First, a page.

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Parliament House

Home of the Parliament of Victoria since 1856, Parliament House is a Melbourne landmark located on a 4.43 ha site at the intersection of Spring and Bourke streets.

Designed by Peter Kerr (1820-1912), Parliament House was constructed in stages. The principal spaces within the building are the Legislative Council and Legislative Assembly chambers (1856); the library (1860); the vestibule and Queen's Hall (1879); a north-wing basement (1891); and refreshment rooms (1929). The tiled vestibule floor, bearing the words 'Where no counsel is the people fall: but in the multitude of counsellors there is safety' (Proverbs 11:14), leads visitors to ornately decorated interiors within.

The Roman Doric west (Spring Street) fa├žade (1892) - portico and colonnade, sweeping steps, carriageway and wrought-iron lamps - conveys an image of such architectural unity and legislative purpose that colonial observers dubbed Parliament House 'the most significant building in Australia'. The classical allusions of exterior and interior alike were further complemented by graceful gardens, reputedly designed by William Guilfoyle (1840-1912), in which today are found a pavilion, ventilation tower, tennis court, bowling green and historic markers.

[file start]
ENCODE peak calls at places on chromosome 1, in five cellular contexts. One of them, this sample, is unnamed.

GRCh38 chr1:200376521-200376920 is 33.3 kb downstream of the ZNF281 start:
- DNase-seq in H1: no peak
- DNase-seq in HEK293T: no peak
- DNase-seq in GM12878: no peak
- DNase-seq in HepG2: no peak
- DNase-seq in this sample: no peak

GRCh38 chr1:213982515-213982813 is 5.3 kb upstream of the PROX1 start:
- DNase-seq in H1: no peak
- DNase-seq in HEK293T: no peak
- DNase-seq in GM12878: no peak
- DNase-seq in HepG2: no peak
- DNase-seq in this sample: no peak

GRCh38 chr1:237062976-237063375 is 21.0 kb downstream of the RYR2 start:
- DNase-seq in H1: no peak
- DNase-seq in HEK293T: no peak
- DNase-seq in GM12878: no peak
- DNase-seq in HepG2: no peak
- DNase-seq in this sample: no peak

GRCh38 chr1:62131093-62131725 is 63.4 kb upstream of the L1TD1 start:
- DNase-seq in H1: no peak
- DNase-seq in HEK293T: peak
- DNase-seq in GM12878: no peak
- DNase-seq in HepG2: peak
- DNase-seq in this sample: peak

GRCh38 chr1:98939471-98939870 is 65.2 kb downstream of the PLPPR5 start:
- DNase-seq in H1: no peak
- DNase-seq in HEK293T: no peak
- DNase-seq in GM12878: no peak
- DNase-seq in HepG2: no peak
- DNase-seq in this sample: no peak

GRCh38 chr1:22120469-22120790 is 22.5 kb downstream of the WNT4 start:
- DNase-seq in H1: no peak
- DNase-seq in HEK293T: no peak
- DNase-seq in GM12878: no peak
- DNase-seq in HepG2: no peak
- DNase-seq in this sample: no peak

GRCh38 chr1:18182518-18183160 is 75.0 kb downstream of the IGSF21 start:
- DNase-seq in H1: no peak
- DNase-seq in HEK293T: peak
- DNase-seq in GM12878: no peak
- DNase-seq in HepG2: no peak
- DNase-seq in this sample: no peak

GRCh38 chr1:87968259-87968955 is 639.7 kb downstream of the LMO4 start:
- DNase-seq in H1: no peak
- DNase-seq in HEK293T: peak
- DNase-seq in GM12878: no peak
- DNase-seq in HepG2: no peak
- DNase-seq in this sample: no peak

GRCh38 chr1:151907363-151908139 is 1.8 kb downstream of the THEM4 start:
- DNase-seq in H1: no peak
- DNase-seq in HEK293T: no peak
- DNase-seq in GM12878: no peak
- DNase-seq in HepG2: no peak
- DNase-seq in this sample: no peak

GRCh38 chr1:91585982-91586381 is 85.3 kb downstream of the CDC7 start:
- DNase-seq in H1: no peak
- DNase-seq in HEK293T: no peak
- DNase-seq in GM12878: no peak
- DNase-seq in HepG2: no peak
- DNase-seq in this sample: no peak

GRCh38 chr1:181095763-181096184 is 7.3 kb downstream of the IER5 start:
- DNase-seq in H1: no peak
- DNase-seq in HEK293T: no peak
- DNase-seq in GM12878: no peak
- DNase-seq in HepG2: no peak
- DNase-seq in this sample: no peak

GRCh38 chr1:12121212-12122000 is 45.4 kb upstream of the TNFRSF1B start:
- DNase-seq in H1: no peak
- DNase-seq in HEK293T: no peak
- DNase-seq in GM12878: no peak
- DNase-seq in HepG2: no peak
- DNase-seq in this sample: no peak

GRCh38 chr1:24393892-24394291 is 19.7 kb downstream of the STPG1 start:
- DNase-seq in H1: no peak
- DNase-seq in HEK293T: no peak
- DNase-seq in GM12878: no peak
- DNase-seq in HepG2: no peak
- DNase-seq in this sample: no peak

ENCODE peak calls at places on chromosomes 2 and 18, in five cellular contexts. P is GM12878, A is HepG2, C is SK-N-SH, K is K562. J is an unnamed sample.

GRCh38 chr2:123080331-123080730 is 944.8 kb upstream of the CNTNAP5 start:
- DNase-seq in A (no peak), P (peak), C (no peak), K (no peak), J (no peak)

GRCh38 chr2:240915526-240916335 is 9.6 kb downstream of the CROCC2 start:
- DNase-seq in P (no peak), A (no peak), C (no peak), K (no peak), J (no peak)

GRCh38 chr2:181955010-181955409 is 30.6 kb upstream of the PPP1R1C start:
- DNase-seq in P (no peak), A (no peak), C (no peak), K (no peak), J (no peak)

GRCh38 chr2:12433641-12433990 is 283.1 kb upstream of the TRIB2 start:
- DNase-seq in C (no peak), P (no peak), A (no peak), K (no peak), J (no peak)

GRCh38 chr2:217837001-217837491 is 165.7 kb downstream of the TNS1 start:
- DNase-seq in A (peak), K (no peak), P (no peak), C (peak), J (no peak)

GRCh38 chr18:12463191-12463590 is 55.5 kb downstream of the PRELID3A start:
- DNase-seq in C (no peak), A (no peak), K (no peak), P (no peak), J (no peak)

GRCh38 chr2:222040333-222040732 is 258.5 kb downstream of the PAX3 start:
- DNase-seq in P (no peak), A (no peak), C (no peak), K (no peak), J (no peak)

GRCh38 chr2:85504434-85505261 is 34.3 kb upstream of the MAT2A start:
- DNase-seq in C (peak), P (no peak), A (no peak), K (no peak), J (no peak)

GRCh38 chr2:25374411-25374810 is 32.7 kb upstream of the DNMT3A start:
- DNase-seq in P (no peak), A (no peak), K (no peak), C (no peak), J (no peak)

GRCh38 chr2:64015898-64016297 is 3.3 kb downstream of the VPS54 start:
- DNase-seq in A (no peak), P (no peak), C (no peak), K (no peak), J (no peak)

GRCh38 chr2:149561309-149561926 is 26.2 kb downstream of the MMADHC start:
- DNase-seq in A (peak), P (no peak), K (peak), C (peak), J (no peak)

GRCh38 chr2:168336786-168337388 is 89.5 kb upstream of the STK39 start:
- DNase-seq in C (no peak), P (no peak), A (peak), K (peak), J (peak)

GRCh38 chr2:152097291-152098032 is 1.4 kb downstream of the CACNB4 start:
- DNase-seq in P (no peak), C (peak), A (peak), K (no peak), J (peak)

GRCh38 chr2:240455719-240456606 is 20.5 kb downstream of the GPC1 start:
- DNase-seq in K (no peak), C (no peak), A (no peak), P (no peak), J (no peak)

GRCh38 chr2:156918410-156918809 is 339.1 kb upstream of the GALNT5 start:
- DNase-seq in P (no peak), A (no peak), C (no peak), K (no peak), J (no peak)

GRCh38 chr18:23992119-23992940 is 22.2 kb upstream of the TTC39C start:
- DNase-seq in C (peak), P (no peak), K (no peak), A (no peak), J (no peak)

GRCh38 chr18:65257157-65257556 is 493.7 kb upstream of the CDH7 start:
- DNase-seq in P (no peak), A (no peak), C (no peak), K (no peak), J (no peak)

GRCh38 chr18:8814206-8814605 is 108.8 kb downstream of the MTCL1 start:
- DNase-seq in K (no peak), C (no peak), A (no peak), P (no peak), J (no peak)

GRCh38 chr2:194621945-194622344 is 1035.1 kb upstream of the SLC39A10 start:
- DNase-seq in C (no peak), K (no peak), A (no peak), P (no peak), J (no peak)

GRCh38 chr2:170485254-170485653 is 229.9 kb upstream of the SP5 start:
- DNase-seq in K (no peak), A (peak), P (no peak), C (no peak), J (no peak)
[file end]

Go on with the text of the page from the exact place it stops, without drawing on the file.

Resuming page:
Spring Street imagery is deceptive, for Parliament House is incomplete. Plans to construct a south-east corner, a north wing and a dome have not been realised. Indeed, in 1975 cramped conditions within the building compelled the construction of temporary accommodation at the rear of Parliament House - which remains in use. On days when the parliament meets, 132 members and some 150 parliamentary staff work in the building.

Although Parliament House's dominance of the city's eastern skyline has been reduced by multi-storey buildings, it remains the pivotal structure in historic Spring Street, as well as a focus of political ceremony and demonstration. It is at once an emblem of Melbourne, a powerful study in architecture expressing purpose, and an enduring reminder of Peter Kerr's generous artistic vision.

Ray Wright

References
Tibbits, G., 'Parliament House, Melbourne', in Australian Council of National Trusts (ed.), Historic public buildings of Australia, vol. 2, vol. 2, Cassell Australia, Melbourne, 1971, pp. 152-62. Details